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God invented mulch.

This title is a bold statement from a boy who never attended church but I am sure it has still got to be true… Our Creators' design genius, the natural process of mulching and soil creation carried out in our forest, and how this crucially interweaves with the whole cycle of life, is truly amazing.

As gardeners and farmers we can compost everything we can get our hands on. We will, however, never compete with, in terms of soil creation the large woods and forests we have around us.

With this in mind, perhaps it might be a good idea to look into how God goes about mulching the forest floor, with the idea of perhaps copying and if we can, lend a hand to speed up the process.

Perhaps it is best to start by explaining what mulch does or should do.

This is what Wikipedia tells you.

A mulch is a layer of material applied to the surface of an area of soil. Its purpose is any or all of the following:

to conserve moisture

  • To improve the fertility and health of the soil

  • To reduce weed growth

  • To enhance the visual appeal of the area

This is, I suppose correct but perhaps we should call this Man mulch.

To find out what I really wanted to know about mulch, my Wiki search should have been, what is the purpose of Gods' mulch?

For this list the answer would have had to include:

Slowing the natural movement of water

  • Heating the soil

  • Sterilization

  • Weed suppression

  • Pest reduction

  • Adding plant nutrient

  • Buffer soil temperatures

  • Reducing evaporation

  • Prevents erosion

  • Promotes soil life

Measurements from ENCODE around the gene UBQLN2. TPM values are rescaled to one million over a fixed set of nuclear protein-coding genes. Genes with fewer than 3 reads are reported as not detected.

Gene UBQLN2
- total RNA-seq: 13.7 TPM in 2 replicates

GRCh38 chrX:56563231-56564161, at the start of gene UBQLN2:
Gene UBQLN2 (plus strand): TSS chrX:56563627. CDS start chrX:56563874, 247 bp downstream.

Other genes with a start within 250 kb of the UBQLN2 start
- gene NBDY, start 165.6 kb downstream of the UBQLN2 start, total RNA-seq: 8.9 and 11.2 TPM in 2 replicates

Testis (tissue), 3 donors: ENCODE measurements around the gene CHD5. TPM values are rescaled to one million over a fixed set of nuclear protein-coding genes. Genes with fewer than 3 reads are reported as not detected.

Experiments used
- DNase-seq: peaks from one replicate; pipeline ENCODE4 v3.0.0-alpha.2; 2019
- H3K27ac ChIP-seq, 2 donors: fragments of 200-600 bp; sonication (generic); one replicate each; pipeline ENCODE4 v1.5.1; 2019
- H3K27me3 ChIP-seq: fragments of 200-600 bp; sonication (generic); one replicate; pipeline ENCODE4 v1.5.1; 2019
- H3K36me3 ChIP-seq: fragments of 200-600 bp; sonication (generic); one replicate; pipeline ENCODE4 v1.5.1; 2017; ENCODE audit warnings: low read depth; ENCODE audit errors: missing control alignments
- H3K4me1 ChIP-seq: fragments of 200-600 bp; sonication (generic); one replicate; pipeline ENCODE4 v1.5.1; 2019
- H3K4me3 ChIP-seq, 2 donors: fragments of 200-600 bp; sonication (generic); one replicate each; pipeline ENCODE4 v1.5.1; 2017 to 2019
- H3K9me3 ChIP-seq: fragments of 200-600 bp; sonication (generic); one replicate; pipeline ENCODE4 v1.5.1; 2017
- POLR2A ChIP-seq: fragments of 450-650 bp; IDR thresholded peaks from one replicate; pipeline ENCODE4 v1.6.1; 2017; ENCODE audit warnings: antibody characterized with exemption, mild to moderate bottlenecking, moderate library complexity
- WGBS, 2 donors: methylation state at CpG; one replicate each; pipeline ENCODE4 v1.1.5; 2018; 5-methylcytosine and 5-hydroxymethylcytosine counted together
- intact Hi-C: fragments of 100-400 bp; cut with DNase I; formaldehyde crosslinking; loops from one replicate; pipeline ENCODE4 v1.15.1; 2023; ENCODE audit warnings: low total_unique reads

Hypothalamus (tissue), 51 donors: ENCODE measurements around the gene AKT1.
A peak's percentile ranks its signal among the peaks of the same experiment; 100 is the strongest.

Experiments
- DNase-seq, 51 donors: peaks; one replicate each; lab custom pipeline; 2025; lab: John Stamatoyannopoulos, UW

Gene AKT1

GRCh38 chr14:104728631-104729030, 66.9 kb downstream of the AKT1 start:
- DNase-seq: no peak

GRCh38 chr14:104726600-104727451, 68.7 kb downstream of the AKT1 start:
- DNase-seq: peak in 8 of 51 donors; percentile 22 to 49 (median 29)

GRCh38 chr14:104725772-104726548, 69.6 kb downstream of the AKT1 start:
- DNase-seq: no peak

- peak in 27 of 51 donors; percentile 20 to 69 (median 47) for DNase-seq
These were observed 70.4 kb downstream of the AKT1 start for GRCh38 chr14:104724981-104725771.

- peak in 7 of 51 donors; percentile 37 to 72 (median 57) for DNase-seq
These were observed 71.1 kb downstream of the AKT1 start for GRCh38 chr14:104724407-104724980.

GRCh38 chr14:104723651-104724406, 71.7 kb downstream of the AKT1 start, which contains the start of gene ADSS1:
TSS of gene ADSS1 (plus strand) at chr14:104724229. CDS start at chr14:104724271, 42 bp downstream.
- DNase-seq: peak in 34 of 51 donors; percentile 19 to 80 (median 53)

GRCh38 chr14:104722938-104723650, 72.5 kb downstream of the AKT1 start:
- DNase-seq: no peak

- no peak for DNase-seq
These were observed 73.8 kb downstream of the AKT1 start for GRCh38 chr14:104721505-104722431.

• Restores soil structure

Black plastic is used as a form of weed suppression and technically according to Wikipedia it could be classed as mulch. Not in my book, plastic sheeting has its uses. I am not an anti-plastic purest but to call it mulch for me… well, it feels kind-of-like swearing.

There are a whole range of organic materials we can use to mulch our garden. All are effective according to wiki’s list and they might include, straw, hay, bark chippings, grass cuttings, leaves, pine needle, vegetable waste from the kitchen, peat moss, saw dust (not treated timber) etc. The list is long and should also possibly include some non-organic materials like cardboard boxes and newspaper. All these can be added to our mulch for the garden but if we truly want to emulate Gods' work, then wood chippings are a mulchers' gold. Wood chippings are the material that comes out of the other end of an industrial shredder were you to put the whole tree though its grinding jaws. This means it would include leaves, twigs, branches, trunk and bark, all rough and varying in size from the very tiny to the small chunks. By shredding the tree in this way we can speed up the process that would happen naturally when a tree falls in a forest. Now if I could be so bold as to say there is one improvement I would like to have made to Gods' natural mulch… an improvement that, due to location of the ingredient, would rarely occur. This was clearly not a mistake by God but it is something as gardeners we have the ability to easily do ourselves. My final ingredient to the wood chippings would be shredded sea weed. Seaweed is wonderful, loaded with the full range of mineral and trace elements essential to life and so lacking in the superstore foods we find ourselves having to eat every day.

Our urban environment is so lacking of real soil. By mulching our gardens properly we can really make a difference at the most basic level in the cycle of life. By mulching our gardens properly we can, I say tongue in cheek but with a serious intent, do Gods' gardening work.

My inspiration for writing this Blog was the documentary movie 'Back to Eden', a truly wonderful production. It does have a religious view point but this does not detract from the important mulching message. The charisma of the gardener that the story is based around is inspirational and I highly recommend you seek it out to watch, free online.

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